Everything You Need to Know About Manny Pacquiao's Next Fight, Against Timothy Bradley Jr.

Manny Pacquiao of the Philippines heads to his corner between rounds of his title fight against WBO welterweight champion Timothy Bradley Jr. of the U.S. at the MGM Grand Garden Arena in Las Vegas April 12, 2014. Pacquiao won a unanimous decision. Steve Marcus/Reuters

Manny Pacquiao isn't letting his loss to Floyd Mayweather Jr. get him down: On April 9, he'll be back in the ring with Timothy Bradley Jr., his third bout against the 32-year-old—and just possibly the last fight of his career.

Last May, Pacquiao fell to the controversial Mayweather, who is undefeated in the ring but has had legal troubles outside it. The buildup to the fight was exceptional, with hotels in Las Vegas sold out months in advance; the fight itself was the opposite. While fans expected Mayweather to win, Pacquiao certainly didn't: He was surprised by the loss and his camp noted he was hindered by a shoulder injury.

In his first fight since the loss, Pacquiao will take on Bradley, who boasts a record of 33-1-1 with 13 knockouts. Pacquiao, who is 57-6-2 with 38 knockouts, lost the first fight against Bradley in a split decision, in 2012, and won the second by unanimous decision, in 2014.

And now they'll be fighting again. The obvious question is, of course: Why? By now, fans know what to expect, and even dedicated Pacquiao loyalists half-heartedly shrug in anticipation. Arguably, Pacquiao needs the match (and the win) to get his mojo back.

If he beats Bradley, the doors open for a rematch with Mayweather and promoters can start plotting the "Fight of the Century" (Part 2). That May fight earned the boxers tens of millions of dollars, not to mention the cash raked in by their promotional companies, the television network and Vegas bosses. Economics demand a rematch, and a win over Bradley could get the ball rolling.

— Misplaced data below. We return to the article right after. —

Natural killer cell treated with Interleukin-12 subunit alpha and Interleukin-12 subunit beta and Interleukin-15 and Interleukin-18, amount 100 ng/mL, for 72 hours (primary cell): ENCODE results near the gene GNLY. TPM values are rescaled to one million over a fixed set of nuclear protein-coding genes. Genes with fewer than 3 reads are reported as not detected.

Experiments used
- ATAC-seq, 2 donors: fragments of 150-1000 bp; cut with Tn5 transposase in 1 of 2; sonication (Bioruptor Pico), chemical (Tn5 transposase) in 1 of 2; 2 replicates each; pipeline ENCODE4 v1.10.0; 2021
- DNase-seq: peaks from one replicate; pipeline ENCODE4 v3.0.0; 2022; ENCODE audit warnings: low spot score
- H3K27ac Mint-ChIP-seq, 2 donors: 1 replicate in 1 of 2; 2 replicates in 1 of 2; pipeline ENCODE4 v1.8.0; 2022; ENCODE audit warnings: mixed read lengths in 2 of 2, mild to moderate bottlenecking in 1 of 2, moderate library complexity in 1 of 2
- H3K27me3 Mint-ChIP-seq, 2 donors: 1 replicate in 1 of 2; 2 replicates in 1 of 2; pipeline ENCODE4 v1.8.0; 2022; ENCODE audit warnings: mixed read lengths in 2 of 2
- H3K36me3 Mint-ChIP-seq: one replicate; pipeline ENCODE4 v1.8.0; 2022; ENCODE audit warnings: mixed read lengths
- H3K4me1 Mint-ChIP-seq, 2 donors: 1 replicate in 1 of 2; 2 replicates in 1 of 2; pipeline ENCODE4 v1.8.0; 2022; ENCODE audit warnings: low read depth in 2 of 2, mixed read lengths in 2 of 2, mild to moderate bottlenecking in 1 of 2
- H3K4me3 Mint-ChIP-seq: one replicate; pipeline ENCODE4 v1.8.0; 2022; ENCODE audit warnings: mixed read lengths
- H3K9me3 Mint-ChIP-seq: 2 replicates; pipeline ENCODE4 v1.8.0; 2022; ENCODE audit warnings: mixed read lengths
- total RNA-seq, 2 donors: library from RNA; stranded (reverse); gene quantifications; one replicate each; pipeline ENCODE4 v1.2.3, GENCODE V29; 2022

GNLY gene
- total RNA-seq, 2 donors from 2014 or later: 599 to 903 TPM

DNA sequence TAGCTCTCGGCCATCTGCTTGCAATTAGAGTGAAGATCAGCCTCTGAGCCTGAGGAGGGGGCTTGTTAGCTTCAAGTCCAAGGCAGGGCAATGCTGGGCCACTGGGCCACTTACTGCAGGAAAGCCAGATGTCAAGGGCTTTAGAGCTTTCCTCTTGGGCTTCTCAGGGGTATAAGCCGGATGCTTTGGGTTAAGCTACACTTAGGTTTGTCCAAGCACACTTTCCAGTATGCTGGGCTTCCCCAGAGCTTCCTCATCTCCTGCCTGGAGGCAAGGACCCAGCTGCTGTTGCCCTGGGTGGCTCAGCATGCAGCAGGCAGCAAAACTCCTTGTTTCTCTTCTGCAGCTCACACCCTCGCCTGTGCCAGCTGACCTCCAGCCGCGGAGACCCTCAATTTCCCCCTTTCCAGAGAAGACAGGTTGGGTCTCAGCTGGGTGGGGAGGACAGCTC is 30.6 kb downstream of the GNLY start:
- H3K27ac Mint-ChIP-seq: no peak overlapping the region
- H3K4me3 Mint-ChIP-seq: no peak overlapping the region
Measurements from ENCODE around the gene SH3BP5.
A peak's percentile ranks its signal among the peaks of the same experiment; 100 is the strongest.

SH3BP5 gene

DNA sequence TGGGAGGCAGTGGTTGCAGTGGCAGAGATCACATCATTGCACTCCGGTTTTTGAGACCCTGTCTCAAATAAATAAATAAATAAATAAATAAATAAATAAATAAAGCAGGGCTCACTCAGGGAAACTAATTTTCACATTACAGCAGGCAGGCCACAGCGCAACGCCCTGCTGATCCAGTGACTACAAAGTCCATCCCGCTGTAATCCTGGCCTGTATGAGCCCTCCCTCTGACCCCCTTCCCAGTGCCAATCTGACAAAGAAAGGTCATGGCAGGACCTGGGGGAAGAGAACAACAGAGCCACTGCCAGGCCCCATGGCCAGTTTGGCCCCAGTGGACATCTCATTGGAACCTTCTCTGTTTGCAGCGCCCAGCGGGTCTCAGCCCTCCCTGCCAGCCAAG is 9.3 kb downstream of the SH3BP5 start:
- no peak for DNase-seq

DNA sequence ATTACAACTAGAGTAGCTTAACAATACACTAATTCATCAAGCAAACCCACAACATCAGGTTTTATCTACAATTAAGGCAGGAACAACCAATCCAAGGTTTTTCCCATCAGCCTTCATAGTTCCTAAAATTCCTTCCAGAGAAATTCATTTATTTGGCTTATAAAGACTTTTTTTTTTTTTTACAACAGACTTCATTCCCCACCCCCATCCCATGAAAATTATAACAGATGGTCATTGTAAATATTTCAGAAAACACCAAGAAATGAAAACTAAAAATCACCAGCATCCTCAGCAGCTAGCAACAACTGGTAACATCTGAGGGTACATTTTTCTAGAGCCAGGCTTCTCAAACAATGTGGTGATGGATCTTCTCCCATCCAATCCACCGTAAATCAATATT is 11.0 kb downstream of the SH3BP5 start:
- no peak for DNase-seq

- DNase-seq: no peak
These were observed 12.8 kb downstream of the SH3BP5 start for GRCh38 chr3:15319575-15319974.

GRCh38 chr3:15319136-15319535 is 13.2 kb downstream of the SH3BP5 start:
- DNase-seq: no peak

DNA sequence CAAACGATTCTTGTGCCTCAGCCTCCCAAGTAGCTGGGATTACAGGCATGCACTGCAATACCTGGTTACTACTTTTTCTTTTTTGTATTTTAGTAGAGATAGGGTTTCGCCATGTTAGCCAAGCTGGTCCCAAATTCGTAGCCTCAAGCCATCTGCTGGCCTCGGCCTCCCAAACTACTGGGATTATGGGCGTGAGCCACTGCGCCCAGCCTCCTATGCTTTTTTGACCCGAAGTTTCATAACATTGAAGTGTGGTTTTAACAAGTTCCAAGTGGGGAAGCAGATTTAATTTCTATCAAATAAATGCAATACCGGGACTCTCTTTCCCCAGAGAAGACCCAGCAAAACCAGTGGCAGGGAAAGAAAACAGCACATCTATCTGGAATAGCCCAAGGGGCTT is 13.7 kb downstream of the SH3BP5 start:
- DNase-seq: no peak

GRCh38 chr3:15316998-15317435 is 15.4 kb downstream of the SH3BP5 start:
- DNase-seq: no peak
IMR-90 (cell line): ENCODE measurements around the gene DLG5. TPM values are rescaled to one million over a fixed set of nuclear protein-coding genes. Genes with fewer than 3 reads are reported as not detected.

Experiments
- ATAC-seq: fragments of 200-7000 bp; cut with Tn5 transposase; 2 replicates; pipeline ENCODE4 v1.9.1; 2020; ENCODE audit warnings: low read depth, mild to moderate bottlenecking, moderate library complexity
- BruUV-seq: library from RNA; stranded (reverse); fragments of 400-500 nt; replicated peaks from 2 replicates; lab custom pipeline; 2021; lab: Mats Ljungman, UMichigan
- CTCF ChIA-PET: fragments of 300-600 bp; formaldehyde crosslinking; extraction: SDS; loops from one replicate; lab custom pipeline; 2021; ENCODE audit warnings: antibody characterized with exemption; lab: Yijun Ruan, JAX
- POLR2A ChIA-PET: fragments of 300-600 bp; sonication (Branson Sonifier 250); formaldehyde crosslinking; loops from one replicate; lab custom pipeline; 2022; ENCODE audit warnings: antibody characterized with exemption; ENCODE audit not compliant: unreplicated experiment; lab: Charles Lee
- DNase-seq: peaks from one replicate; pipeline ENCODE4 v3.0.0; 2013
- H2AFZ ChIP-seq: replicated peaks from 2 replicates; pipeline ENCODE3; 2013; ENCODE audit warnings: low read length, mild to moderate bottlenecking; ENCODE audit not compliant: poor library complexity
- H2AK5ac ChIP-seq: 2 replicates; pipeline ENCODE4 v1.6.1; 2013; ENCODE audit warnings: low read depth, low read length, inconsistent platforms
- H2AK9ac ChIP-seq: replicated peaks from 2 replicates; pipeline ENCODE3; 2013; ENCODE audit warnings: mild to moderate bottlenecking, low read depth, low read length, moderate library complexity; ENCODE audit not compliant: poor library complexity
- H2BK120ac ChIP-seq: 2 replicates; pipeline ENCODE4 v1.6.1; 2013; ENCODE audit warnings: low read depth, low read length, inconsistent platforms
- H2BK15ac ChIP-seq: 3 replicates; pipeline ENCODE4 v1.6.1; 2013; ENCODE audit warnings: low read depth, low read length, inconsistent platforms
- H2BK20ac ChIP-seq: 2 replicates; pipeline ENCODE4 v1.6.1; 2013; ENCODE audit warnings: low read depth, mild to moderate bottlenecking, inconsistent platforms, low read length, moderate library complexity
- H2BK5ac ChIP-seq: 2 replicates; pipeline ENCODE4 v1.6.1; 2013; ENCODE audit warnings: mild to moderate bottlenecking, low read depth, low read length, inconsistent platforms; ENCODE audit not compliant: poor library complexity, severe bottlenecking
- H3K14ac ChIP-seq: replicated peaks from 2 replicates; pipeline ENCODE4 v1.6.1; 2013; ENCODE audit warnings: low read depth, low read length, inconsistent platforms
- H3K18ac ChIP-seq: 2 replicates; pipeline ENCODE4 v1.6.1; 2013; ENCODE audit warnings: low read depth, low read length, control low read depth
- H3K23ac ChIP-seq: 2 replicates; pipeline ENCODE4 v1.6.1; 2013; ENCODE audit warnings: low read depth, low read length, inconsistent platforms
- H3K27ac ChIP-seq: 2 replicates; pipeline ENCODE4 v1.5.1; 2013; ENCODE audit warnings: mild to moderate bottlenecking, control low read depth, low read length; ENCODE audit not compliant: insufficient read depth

But only a few weeks after Pacquiao faces off with Bradley, he'll be headed back to the Philippines to campaign for a senate seat. Freddie Roach, his trainer, doesn't anticipate the fighter's budding political career will get in the way of the Bradley fight. "One thing about Manny Pacquiao is once he walks into the boxing gym, all that other stuff goes away," Roach told the Los Angeles Times.

There is, of course, a chance that Bradley wins. Stranger things have happened (just ask Ronda Rousey) and, as the Times notes, Bradley did have a successful showing against Brandon Rios late last year.

While Mayweather-Pacquiao was a snoozefest, it brought in viewers and attendees in a way that Pacquiao-Bradley simply won't. As Yahoo's Kevin Iole notes, Pacquiao could've gone up against Adrien Broner, Amir Khan or Terence Crawford. Khan was a possible choice for Mayweather as well, as this reporter argued in September when the undefeated champion chose to go against Andre Berto instead. (Berto lost, Mayweather "retired" and fans were not amused.)

That brings us to the point of "retirement." Mayweather has claimed he fought his last fight a few times now, most recently after that Berto fight. Even Stephen Espinoza, the Showtime executive and boxing mastermind, didn't totally seem to buy Mayweather's claim that he'd retire after the lackluster Berto match.

Theoretically, Pacquiao could be the one to proclaim retirement after his April match. "I'm telling you what he told me last week at dinner in New York," promoter Bob Arum told ESPN. "We talked very seriously, and he said, 'Bob, hopefully, by the middle of May I will have been elected senator in the Philippines, and at that point I cannot engage in boxing because I need to focus on the senate and I have to be in attendance.' Manny told me this fight on April 9 will be his last fight."

Regardless, if Pacquiao does beat Bradley, no matter how thrilling or boring the match, the door will be ajar for a Mayweather rematch. From there, the executives, promoters and ad sales teams, desperate to sell more overpriced air, may be able to push that door open.